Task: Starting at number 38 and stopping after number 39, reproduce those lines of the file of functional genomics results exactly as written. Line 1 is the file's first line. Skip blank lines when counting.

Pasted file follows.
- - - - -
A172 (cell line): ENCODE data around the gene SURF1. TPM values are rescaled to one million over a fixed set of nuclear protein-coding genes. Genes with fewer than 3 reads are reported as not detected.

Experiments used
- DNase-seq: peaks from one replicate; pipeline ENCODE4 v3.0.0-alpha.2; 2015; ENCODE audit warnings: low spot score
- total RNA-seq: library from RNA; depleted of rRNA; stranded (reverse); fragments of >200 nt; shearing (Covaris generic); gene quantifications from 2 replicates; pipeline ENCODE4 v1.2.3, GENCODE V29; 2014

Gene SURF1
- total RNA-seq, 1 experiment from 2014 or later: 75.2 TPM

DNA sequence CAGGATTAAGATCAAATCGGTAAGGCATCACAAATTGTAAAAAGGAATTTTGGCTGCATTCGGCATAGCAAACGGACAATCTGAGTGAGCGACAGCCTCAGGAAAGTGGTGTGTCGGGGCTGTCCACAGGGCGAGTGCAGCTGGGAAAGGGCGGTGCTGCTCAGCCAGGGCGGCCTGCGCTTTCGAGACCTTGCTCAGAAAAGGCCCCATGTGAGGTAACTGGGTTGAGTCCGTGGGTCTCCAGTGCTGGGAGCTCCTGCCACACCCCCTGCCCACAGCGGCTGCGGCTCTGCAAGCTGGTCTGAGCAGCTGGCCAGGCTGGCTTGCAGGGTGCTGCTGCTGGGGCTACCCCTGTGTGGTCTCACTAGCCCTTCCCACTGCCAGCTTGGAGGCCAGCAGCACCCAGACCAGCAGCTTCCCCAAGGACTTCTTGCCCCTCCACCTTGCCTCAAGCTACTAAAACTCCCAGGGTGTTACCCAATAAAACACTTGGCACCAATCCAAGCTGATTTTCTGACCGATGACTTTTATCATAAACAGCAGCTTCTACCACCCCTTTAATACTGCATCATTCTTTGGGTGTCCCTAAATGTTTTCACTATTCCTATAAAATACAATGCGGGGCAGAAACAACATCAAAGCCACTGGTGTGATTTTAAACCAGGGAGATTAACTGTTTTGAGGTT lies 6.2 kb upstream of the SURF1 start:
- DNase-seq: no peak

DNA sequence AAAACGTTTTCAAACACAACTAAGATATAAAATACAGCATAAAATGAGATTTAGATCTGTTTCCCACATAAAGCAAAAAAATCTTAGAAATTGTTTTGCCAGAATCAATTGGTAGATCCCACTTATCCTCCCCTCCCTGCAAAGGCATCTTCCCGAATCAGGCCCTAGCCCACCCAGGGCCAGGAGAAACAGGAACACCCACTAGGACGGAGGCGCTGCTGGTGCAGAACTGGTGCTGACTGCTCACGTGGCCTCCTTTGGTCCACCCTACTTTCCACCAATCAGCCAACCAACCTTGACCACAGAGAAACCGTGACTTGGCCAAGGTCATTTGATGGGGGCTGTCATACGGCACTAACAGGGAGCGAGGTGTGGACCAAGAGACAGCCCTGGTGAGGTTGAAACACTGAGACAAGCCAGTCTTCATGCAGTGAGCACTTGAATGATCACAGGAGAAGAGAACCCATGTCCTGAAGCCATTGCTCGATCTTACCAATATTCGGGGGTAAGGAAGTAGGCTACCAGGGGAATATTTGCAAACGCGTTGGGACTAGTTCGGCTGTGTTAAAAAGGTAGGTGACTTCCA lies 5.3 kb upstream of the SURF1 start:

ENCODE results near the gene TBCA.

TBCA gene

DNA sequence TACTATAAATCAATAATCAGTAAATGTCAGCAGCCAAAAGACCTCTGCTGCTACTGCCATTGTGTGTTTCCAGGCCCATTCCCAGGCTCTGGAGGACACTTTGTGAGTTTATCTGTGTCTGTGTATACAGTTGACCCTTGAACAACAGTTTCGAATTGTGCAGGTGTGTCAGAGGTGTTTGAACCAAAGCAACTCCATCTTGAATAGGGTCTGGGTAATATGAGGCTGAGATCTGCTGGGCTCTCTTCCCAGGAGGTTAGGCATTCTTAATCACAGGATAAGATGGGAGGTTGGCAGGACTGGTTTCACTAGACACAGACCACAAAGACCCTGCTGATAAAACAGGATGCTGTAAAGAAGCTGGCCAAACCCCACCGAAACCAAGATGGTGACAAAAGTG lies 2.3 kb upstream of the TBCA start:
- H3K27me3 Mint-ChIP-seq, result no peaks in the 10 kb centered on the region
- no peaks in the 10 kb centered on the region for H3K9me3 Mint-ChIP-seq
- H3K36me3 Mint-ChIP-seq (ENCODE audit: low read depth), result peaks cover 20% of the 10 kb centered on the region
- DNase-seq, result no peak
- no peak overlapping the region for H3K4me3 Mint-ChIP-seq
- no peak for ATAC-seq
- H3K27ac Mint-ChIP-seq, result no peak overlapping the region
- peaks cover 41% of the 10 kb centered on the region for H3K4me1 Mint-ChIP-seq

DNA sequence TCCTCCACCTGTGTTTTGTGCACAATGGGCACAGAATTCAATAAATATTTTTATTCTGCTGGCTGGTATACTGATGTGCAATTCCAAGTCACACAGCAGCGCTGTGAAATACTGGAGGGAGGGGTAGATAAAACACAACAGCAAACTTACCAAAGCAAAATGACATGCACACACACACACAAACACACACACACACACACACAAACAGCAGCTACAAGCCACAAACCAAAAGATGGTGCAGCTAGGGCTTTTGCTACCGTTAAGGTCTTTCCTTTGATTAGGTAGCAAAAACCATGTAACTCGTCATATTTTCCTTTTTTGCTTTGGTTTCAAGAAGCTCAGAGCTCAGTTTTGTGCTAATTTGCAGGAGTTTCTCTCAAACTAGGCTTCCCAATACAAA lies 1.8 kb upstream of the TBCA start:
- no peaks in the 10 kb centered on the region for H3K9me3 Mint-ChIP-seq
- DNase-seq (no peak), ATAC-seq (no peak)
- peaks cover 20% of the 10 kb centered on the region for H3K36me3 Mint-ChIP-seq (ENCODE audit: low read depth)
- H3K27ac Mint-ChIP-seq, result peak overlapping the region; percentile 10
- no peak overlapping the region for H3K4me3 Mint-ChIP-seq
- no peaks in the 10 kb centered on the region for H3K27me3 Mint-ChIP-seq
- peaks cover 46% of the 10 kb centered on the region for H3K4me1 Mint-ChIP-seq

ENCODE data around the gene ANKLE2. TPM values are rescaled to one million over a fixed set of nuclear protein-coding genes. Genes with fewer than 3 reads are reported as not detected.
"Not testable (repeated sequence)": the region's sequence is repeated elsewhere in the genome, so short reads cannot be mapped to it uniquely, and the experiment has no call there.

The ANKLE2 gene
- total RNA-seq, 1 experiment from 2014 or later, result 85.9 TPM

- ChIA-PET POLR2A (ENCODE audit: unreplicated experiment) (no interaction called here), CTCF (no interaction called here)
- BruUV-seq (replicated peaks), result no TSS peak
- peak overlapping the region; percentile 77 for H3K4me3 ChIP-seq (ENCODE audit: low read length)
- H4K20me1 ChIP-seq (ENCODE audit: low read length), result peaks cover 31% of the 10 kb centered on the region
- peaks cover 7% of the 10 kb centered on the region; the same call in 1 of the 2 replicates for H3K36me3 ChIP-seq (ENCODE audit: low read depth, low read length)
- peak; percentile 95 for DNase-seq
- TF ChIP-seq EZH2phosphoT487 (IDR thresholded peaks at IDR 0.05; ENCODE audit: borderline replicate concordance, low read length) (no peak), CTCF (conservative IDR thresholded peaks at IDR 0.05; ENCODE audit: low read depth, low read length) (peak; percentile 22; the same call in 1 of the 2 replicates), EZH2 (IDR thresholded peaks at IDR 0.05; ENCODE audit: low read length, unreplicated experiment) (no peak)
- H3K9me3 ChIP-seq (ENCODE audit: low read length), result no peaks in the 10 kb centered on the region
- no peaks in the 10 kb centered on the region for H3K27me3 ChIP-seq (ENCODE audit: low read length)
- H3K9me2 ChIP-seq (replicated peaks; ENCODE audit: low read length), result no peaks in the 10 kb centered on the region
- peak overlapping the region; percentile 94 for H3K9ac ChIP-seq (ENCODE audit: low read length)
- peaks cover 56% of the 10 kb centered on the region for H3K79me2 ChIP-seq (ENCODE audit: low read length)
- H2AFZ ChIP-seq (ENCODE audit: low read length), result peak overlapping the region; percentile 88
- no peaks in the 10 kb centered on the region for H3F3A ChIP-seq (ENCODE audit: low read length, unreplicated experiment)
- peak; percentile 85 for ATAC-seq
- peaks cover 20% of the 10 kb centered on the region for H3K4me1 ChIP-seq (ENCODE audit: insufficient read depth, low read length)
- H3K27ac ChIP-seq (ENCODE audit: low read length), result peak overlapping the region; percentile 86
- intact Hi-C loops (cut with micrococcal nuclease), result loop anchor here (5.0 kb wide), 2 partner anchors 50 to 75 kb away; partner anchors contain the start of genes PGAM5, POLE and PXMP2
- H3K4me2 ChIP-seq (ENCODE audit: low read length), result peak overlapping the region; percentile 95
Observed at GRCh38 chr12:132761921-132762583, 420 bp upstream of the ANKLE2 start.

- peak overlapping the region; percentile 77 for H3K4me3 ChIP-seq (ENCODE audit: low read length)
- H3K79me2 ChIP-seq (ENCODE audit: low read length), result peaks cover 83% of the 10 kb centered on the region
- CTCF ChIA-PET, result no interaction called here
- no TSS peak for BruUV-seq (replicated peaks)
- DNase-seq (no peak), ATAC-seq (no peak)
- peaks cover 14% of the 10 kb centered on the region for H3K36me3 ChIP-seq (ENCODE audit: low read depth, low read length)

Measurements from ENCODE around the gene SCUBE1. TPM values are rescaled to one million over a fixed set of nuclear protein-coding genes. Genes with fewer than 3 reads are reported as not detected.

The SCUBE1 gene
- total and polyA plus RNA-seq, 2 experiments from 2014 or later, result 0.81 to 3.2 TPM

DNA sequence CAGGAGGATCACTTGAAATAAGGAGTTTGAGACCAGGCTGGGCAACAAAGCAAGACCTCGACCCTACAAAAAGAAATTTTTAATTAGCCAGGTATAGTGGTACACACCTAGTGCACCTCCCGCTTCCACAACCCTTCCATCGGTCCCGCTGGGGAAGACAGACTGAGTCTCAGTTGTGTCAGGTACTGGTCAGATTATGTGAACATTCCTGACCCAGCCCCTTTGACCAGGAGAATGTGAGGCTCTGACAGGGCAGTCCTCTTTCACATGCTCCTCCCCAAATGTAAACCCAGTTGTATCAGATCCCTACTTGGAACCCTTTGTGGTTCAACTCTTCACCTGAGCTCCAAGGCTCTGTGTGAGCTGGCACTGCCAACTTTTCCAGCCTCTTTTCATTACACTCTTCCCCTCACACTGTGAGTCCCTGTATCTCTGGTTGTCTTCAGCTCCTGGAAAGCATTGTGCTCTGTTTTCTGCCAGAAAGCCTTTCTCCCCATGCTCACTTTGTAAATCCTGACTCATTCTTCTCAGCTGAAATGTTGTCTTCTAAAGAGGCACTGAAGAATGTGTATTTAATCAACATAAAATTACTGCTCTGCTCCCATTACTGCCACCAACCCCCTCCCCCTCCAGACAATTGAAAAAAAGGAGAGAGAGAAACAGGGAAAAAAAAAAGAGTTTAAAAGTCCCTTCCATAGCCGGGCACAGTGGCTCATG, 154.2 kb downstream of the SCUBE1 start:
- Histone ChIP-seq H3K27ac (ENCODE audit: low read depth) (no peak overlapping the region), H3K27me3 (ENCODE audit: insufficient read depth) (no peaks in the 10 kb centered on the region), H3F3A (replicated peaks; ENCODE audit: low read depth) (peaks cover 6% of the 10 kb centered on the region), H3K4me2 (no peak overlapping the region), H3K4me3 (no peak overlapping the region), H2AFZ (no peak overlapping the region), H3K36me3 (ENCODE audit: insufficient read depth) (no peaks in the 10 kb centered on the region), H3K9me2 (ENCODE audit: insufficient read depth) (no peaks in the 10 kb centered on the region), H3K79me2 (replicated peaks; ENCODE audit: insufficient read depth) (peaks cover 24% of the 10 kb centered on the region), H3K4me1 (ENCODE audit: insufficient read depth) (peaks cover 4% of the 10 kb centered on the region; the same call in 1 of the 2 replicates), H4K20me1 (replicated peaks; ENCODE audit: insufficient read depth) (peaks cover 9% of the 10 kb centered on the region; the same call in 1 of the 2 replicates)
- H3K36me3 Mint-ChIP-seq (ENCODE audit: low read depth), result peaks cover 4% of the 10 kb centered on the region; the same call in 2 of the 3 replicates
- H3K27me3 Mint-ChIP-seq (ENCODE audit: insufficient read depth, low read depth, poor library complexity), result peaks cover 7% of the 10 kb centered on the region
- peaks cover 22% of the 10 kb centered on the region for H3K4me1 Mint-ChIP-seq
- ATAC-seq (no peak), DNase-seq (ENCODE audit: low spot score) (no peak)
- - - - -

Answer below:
- peak; percentile 95 for DNase-seq
- TF ChIP-seq EZH2phosphoT487 (IDR thresholded peaks at IDR 0.05; ENCODE audit: borderline replicate concordance, low read length) (no peak), CTCF (conservative IDR thresholded peaks at IDR 0.05; ENCODE audit: low read depth, low read length) (peak; percentile 22; the same call in 1 of the 2 replicates), EZH2 (IDR thresholded peaks at IDR 0.05; ENCODE audit: low read length, unreplicated experiment) (no peak)